A.W. Exley and Rabia Gale: What’s Gaslamp?

Today we’d like to introduce you to an old genre that is getting some new recognition — gaslamp. While gaslamp has been with us for over a hundred years now, it has only recently been given its own category on Amazon and a BISAC code.

What is gaslamp?

GASLAMP (also known as gaslight fantasy or gaslight romance) is a subgenre of both fantasy and historical fiction. It tends to have a clearly recognizable grounding in either a Regency, Victorian, or Edwardian setting. Gaslamp is further differentiated from other forms of fantasy by the supernatural elements, themes, and subjects it features. Many of its tropes, themes, and stock characters derive from Gothic literature. This means there is often a combination of romance and horror or suspense. For example, the innocent heroine thrust into a creepy setting and beset by peril, who must find the internal strength to succeed in the end.

Gaslamp is not to be confused with steampunk, although the two can overlap. Some call gaslamp steampunk’s magical cousin. The key difference between gaslamp and steampunk is that steampunk has more of a science edge and includes mechanical or steam technology. Steampunk focuses on alternate developments and need not have any magic at all, while gaslamp focuses on supernatural elements and need not have any technology that didn’t actually exist. Gaslamp is further distinguished from steampunk in that it doesn’t require a dystopian or “punk” setting to the world.

Why do we need another book category?

If we said the words “urban fantasy” or “paranormal romance”, you would immediately conjure up an image in your head of that type of story. You might also think of a favorite author or book in that category.

Promoting “gaslamp” as a sub-genre is just another way to help readers know instantly what sort of journey they are going to embark upon. Just like “urban fantasy” might make you think of a kick arse sarcastic heroine, “gaslamp” should make readers think of a by-gone era, an imperiled heroine, and a dark force.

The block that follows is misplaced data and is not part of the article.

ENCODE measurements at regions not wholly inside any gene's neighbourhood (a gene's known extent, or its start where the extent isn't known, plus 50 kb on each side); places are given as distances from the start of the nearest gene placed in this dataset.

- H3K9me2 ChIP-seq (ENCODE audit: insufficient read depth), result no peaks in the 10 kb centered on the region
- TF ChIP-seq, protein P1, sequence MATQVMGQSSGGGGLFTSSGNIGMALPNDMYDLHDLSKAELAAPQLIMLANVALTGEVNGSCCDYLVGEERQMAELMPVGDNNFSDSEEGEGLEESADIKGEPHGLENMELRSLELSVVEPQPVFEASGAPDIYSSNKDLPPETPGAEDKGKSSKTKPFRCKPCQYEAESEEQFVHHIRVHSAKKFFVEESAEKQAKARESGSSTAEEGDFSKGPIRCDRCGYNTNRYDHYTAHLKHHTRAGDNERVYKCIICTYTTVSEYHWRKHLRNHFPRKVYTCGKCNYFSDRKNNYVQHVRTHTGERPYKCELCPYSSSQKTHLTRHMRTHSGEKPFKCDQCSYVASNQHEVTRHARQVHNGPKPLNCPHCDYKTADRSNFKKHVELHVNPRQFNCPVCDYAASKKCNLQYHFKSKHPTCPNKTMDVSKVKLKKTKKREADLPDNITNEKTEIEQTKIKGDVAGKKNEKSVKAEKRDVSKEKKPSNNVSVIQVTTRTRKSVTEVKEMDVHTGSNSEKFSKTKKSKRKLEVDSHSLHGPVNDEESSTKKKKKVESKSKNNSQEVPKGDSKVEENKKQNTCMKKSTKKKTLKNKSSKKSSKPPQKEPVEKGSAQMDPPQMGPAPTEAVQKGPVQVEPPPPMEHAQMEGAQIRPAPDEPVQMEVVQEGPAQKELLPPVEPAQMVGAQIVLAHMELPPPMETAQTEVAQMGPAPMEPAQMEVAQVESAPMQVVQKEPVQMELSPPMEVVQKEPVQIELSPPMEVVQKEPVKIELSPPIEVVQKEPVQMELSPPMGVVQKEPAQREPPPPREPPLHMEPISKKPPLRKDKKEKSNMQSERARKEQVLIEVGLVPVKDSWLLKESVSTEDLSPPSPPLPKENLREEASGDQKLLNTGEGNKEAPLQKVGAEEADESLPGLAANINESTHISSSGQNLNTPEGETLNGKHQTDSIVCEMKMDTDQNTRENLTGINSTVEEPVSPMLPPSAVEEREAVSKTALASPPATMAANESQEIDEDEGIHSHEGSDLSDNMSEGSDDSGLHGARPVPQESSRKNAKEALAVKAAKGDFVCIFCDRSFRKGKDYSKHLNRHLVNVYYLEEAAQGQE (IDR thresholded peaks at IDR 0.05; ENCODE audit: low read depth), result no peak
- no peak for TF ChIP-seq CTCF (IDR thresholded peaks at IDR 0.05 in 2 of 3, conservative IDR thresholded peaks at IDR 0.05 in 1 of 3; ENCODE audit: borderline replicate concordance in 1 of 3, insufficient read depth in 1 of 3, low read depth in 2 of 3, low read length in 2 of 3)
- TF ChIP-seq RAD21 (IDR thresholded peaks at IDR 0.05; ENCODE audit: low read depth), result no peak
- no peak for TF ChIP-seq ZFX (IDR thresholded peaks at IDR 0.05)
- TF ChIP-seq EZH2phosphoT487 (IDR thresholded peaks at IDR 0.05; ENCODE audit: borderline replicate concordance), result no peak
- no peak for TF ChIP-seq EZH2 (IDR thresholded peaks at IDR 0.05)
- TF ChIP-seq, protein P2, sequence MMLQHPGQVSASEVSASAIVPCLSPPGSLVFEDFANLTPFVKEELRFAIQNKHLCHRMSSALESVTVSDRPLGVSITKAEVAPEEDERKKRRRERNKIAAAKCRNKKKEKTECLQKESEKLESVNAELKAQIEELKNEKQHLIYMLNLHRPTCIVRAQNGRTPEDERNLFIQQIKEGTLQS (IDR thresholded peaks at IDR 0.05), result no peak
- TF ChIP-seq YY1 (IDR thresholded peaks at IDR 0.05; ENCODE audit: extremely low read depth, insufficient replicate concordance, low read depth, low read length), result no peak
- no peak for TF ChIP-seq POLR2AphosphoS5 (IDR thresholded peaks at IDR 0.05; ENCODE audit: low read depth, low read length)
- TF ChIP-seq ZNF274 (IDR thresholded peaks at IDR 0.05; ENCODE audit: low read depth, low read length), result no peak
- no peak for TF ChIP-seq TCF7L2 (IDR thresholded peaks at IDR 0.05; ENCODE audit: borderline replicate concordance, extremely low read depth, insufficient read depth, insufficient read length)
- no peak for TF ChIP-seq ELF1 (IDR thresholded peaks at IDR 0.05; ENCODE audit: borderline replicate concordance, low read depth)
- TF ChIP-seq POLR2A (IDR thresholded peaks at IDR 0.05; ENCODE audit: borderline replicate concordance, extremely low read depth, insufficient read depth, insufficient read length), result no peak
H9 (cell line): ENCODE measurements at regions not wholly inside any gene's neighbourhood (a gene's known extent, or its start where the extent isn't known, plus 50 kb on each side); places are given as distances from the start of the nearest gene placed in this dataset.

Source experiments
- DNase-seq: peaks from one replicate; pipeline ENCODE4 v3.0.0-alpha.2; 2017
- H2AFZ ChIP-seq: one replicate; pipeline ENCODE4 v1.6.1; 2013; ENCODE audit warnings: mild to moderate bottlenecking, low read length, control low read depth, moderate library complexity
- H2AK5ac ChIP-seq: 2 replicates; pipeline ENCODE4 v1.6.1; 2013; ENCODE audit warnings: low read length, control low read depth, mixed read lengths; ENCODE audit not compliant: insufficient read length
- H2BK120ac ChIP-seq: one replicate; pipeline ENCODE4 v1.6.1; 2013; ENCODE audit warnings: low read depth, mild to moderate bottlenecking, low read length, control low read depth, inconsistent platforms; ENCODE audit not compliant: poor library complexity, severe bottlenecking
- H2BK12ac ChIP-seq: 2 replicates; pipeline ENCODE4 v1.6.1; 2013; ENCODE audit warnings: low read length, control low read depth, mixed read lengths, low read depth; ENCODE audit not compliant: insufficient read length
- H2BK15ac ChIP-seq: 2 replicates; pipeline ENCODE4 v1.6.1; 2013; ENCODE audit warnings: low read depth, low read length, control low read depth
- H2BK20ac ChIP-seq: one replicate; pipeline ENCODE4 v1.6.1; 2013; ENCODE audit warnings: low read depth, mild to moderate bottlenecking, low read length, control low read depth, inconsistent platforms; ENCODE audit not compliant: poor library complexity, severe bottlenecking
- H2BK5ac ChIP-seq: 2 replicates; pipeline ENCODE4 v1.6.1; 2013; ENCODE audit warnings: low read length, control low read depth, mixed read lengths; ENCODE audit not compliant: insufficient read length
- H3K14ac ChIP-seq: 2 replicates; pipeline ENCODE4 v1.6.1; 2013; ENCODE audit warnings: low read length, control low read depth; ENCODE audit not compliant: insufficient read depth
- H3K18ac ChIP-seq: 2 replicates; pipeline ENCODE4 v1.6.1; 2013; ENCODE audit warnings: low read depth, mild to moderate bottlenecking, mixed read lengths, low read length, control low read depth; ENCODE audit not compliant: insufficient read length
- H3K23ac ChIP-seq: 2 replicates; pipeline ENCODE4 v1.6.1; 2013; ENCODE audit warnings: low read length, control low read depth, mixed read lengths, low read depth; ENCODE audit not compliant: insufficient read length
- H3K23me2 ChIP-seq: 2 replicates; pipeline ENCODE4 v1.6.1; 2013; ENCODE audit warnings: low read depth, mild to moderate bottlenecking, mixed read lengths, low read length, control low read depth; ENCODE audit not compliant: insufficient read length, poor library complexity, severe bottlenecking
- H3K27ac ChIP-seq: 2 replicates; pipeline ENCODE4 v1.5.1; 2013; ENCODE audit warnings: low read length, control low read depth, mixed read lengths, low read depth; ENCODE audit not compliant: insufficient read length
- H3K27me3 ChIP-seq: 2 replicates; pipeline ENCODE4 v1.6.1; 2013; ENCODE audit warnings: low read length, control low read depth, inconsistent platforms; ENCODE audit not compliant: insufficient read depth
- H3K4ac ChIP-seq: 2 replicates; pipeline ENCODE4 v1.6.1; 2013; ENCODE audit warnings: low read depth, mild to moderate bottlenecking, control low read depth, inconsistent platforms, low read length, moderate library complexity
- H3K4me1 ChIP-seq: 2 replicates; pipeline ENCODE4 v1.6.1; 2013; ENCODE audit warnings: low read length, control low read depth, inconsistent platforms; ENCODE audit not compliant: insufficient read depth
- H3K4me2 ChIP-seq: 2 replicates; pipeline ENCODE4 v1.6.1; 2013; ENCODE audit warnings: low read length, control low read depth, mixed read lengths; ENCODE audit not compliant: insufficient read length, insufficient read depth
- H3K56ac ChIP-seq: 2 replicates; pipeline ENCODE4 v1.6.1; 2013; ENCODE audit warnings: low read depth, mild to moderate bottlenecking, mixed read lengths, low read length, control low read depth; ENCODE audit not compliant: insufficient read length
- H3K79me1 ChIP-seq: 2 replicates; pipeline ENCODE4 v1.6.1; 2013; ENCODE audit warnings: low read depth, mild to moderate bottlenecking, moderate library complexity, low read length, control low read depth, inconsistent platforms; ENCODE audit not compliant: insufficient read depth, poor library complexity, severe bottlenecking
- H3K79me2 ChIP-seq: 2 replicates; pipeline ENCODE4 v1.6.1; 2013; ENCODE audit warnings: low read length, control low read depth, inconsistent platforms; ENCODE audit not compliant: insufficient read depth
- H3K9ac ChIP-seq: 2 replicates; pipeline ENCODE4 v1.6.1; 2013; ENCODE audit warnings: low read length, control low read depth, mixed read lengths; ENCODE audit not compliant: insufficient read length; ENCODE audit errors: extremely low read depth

Gaslamp fantasy is a young genre that has already seen its boundaries redefined. At first, only fantasies in Victorian settings fell into this category. However, the success of bestsellers like Susanna Clarke’s Jonathan Strange and Mr. Norrell and V. E. Schwab’s Shades of Magic series opened up gaslamp fantasy to include the Regency era. On occasion, fantasy novels that evoke the atmosphere of relevant time periods also fall into gaslamp fantasy. A prime example is The Magicians and Mrs. Quent by Galen Beckett, which combines Austen and Bronte tropes in a secondary world setting.

C. J. Archer is arguably the most successful indie author in this genre. Her multiple series are set in Victorian times and contain a strong supernatural element. Other indie authors are also carving out their own space and reaching readers hungry for stories of ghosts, faeries, and magic in historical eras known for elegant manners, grand houses, and dark city streets.

More examples of gaslamp can be found in movies and TV. Crimson Peak combines many of the elements — we have the innocent heroine who is plunged into peril with paranormal happenings in the creepy old house. In the end, Edith overcomes her fears and becomes a stronger person as she confronts Lucille in the final battle. 😊